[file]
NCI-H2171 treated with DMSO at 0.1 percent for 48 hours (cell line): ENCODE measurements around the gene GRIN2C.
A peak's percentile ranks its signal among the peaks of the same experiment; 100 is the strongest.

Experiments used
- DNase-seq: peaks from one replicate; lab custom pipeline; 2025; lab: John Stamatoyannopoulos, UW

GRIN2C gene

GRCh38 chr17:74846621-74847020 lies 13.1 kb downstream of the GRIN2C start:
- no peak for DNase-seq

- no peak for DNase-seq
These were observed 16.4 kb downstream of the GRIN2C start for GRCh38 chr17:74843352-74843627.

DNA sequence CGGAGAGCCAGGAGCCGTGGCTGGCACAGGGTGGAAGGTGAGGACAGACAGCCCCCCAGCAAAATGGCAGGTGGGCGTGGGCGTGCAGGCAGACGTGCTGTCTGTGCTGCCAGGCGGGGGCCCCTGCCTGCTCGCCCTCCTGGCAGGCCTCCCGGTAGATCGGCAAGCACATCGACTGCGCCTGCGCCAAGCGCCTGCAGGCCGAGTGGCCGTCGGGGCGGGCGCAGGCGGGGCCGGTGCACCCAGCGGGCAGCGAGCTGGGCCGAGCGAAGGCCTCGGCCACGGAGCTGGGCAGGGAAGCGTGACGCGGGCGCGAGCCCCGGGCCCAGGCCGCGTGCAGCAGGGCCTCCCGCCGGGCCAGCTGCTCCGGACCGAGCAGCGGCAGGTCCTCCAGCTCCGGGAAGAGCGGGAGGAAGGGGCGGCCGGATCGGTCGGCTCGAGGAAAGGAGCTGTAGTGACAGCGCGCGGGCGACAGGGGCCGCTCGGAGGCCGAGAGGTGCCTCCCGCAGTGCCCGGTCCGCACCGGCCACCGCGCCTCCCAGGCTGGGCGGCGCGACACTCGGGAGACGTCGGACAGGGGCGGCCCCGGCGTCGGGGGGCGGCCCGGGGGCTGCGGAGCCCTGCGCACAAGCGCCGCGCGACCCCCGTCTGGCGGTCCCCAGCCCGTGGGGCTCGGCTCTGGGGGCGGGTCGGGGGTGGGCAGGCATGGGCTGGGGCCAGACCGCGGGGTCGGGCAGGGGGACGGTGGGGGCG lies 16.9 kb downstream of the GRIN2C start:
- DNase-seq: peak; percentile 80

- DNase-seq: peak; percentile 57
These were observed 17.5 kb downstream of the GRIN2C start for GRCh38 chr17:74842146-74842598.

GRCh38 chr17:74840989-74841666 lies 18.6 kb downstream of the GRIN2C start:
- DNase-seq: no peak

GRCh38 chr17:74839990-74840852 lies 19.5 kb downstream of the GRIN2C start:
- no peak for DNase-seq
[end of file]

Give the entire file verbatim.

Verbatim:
NCI-H2171 treated with DMSO at 0.1 percent for 48 hours (cell line): ENCODE measurements around the gene GRIN2C.
A peak's percentile ranks its signal among the peaks of the same experiment; 100 is the strongest.

Experiments used
- DNase-seq: peaks from one replicate; lab custom pipeline; 2025; lab: John Stamatoyannopoulos, UW

GRIN2C gene

GRCh38 chr17:74846621-74847020 lies 13.1 kb downstream of the GRIN2C start:
- no peak for DNase-seq

- no peak for DNase-seq
These were observed 16.4 kb downstream of the GRIN2C start for GRCh38 chr17:74843352-74843627.

DNA sequence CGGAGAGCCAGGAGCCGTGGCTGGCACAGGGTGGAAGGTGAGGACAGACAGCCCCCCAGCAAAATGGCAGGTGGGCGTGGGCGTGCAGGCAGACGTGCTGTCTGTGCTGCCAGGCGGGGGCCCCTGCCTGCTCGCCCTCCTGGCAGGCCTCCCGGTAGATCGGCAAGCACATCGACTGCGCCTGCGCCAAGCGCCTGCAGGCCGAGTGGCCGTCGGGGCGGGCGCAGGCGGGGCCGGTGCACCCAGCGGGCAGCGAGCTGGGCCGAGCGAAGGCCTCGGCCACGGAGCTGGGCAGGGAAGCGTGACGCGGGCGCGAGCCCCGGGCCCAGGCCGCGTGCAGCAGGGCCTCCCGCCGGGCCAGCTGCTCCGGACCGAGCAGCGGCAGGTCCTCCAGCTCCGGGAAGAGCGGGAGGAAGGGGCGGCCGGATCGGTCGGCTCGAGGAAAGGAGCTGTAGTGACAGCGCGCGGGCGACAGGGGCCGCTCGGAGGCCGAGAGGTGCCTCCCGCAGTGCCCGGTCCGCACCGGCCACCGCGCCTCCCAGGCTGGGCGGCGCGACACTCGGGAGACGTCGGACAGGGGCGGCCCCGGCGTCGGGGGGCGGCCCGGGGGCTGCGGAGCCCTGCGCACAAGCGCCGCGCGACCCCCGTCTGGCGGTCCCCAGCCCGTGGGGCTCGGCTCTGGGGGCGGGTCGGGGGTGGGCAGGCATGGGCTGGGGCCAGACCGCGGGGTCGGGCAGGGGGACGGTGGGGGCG lies 16.9 kb downstream of the GRIN2C start:
- DNase-seq: peak; percentile 80

- DNase-seq: peak; percentile 57
These were observed 17.5 kb downstream of the GRIN2C start for GRCh38 chr17:74842146-74842598.

GRCh38 chr17:74840989-74841666 lies 18.6 kb downstream of the GRIN2C start:
- DNase-seq: no peak

GRCh38 chr17:74839990-74840852 lies 19.5 kb downstream of the GRIN2C start:
- no peak for DNase-seq